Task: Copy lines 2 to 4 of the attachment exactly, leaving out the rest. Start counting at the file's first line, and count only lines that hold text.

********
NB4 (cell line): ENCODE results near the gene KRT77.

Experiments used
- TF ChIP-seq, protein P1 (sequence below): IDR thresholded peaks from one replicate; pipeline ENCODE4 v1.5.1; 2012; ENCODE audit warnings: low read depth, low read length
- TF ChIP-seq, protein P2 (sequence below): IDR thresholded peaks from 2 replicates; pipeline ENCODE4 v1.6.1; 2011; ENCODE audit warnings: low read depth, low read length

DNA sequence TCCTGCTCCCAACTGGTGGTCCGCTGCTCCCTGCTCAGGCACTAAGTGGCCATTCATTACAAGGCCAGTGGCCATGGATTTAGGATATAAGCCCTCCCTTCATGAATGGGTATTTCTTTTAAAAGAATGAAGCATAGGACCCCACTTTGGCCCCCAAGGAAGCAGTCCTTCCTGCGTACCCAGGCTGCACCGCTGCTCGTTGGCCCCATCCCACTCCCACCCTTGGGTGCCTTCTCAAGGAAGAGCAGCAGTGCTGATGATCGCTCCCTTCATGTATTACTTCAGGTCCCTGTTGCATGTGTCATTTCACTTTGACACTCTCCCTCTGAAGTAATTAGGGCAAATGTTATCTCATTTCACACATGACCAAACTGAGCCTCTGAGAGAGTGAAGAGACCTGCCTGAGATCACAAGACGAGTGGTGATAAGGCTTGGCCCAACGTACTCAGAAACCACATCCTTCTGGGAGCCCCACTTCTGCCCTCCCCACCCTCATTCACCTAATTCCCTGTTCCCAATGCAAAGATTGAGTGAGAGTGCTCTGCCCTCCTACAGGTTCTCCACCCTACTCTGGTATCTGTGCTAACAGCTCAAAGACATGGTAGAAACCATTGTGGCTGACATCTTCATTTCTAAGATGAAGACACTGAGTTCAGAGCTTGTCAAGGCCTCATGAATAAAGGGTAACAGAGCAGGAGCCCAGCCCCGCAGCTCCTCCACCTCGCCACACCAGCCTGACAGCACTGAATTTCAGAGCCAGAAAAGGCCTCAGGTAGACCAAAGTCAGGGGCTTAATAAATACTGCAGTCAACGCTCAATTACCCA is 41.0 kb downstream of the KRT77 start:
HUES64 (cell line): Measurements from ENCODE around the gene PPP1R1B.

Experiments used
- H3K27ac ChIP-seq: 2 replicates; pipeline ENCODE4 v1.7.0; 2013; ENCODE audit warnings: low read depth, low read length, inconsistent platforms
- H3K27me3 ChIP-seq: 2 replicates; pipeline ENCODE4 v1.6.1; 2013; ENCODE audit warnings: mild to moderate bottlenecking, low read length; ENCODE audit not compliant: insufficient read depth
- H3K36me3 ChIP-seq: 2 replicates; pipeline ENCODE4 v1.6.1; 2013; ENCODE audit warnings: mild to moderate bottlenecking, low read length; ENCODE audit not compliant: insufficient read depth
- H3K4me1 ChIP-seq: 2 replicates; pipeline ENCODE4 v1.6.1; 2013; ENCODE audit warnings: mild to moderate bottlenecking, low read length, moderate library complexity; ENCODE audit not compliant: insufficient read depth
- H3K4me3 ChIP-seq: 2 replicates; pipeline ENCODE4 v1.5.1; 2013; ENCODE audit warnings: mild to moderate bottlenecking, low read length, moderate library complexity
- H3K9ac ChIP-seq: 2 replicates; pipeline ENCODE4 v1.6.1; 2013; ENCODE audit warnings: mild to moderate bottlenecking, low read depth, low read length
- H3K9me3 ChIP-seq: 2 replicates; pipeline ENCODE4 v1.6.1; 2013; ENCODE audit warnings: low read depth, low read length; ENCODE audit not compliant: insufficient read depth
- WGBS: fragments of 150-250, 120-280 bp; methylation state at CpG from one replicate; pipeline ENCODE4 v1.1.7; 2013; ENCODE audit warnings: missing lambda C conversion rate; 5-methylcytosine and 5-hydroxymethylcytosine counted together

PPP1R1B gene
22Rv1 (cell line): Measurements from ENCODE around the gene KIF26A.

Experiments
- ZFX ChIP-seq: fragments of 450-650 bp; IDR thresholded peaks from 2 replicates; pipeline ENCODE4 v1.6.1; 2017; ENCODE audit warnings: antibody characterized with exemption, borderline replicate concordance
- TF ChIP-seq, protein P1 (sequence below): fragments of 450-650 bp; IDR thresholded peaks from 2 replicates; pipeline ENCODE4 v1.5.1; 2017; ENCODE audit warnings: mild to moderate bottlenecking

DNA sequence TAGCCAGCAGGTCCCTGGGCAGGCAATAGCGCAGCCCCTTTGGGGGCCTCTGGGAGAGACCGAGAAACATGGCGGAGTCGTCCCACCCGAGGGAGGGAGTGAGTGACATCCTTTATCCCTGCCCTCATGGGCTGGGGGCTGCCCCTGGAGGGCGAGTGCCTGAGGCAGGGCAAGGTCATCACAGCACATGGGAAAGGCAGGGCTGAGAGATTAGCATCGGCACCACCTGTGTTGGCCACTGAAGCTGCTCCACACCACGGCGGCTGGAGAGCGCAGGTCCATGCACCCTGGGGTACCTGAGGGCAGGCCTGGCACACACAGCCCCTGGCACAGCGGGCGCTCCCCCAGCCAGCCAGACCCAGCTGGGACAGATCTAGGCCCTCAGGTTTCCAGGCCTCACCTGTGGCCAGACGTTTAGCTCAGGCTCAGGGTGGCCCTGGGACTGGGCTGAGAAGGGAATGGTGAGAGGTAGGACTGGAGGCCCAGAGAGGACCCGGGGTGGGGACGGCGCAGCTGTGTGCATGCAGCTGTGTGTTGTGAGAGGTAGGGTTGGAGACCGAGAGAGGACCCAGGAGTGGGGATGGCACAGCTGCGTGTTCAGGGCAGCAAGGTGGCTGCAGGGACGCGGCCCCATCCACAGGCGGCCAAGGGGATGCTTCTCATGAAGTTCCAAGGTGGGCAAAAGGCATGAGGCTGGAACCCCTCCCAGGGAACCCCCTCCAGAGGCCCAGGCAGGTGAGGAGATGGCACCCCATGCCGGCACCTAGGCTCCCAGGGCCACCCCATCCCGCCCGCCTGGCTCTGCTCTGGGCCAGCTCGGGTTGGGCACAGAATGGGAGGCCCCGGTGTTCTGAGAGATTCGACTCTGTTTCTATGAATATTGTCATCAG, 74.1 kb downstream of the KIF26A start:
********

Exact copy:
Experiments used
- TF ChIP-seq, protein P1 (sequence below): IDR thresholded peaks from one replicate; pipeline ENCODE4 v1.5.1; 2012; ENCODE audit warnings: low read depth, low read length
- TF ChIP-seq, protein P2 (sequence below): IDR thresholded peaks from 2 replicates; pipeline ENCODE4 v1.6.1; 2011; ENCODE audit warnings: low read depth, low read length